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Syrian cease-fire on verge of shattering

April 17, 2012 | 11:25 am

Despite a cease-fire in Syria, shelling continued in the battered city of Homs and a government offensive in the northwest province of Idlib intensified, according to anti-government activists. In Paris, a meeting of almost 60 "Friends of Syria" countries was held to reinforce sanctions against the Syrian government
BEIRUT -- Six days into the Syrian cease-fire and the term does not seem to fit, according to anti-government activists.

Shelling continued in the battered city of Homs and a government offensive in the northwest province of Idlib intensified, activists said, with almost 50 people killed, most of them in Idlib.

One media activist, Khalid Mahmoud Qbiesho in Idlib, was reported killed when a tank rolled over his head, according to the Local Coordination Committees, an anti-government group. Others were killed execution-style after intense shelling, activists said.

United Nations Secretary-General Ban Ki-moon termed Tuesday's violence as "sporadic," but suggested a planned U.N. observer mission of 250 people may not be big enough "considering the current situation and considering the vastness of the country."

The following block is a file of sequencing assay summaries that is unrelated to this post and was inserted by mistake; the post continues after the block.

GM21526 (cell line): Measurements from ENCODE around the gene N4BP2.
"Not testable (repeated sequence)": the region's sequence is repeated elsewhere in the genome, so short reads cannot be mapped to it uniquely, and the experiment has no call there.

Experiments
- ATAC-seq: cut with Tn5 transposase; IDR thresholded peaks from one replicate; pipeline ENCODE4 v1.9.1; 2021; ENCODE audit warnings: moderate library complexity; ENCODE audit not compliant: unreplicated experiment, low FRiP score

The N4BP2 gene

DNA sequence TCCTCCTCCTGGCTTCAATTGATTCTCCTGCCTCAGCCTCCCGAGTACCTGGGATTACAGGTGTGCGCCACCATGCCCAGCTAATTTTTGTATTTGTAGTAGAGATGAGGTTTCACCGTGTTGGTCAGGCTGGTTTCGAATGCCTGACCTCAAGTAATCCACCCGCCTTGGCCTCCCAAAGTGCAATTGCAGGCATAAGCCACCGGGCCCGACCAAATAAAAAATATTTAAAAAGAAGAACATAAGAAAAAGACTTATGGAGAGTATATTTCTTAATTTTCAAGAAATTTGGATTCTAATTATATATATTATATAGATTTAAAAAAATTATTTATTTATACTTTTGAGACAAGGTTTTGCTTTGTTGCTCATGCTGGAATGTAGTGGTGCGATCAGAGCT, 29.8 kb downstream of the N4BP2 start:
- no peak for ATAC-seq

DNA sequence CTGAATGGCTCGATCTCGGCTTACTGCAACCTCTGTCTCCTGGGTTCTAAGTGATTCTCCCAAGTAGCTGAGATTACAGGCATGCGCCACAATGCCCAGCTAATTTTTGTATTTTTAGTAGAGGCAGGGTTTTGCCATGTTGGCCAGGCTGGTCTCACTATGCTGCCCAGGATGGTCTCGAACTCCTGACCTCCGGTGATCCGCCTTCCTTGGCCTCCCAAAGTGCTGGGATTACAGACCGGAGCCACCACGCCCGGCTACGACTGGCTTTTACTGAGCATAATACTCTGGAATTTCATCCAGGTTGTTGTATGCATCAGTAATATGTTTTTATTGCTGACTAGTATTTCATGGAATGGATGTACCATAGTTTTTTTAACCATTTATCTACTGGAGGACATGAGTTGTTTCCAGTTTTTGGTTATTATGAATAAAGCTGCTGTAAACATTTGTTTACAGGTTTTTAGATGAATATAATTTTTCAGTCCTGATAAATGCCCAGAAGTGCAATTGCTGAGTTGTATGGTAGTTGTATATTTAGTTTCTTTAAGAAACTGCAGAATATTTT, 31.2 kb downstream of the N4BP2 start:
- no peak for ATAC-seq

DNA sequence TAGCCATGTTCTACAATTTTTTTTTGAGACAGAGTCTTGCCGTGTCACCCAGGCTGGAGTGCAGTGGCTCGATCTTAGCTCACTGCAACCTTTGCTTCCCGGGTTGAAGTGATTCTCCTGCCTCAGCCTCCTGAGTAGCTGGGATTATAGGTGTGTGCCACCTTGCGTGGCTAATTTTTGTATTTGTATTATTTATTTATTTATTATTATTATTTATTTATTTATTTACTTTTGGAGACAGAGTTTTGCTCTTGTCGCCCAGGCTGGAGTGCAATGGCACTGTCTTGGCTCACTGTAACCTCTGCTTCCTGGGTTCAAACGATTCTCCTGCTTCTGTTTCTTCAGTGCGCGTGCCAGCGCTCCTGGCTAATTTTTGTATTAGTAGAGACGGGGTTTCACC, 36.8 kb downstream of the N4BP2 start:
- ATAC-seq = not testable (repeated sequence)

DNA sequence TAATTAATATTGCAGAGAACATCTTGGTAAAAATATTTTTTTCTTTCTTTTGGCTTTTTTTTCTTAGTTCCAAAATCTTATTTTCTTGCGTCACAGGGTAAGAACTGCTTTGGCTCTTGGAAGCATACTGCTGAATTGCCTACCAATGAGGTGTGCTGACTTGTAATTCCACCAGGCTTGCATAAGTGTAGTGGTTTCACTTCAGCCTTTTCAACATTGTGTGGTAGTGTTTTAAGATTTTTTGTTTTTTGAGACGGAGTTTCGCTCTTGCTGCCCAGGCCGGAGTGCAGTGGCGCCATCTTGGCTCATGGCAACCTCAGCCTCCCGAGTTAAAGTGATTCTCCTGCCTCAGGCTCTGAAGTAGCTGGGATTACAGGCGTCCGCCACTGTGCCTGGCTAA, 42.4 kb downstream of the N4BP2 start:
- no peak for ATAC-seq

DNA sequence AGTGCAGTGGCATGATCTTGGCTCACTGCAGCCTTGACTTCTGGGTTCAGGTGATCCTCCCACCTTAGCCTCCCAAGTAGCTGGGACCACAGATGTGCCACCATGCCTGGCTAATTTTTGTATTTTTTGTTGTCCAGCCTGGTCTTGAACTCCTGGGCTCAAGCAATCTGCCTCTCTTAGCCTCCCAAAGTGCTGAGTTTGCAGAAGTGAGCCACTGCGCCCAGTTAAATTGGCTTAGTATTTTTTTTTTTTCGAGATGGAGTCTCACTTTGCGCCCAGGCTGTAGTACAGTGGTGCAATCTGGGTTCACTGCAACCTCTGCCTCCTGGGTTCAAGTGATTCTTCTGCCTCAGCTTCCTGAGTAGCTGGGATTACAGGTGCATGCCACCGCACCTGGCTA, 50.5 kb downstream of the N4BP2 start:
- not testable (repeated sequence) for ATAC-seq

Meanwhile, in Paris, a meeting of almost 60 "Friends of Syria" countries was held to reinforce sanctions against the Syrian government after more than a year of violence that the U.N. estimates has taken more than 9,000 lives.

French Foreign Minister Alain Juppe said sanctions have thus far depleted the Syrian government's financial reserves by half, the Associated Press reported. Juppe added that President Bashar Assad's government was trying to maneuver around the sanctions.

Syrian authorities "continue to actively seek alternate routes to get around these sanctions, others [countries] are more or less offering alternative deals. We must respond to these maneuvers," Juppe said.

Syria's foreign currency reserve was believed to have been around $17 billion last March when the uprising against Assad first began, the AP reported.

"Our meeting is in itself a message," Juppe said. "The Syrian regime must understand that it cannot continue its repression with impunity, and refuse the political transition laid out under the [U.N. special envoy Kofi] Annan plan and expected by the Syrian people."

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-- Los Angeles Times staff

Photo: French Foreign Minister Alain Juppe, left, delivers a speech on Syria's finances in Paris on Tuesday. Credit: Jacques Brinon / Associated Press

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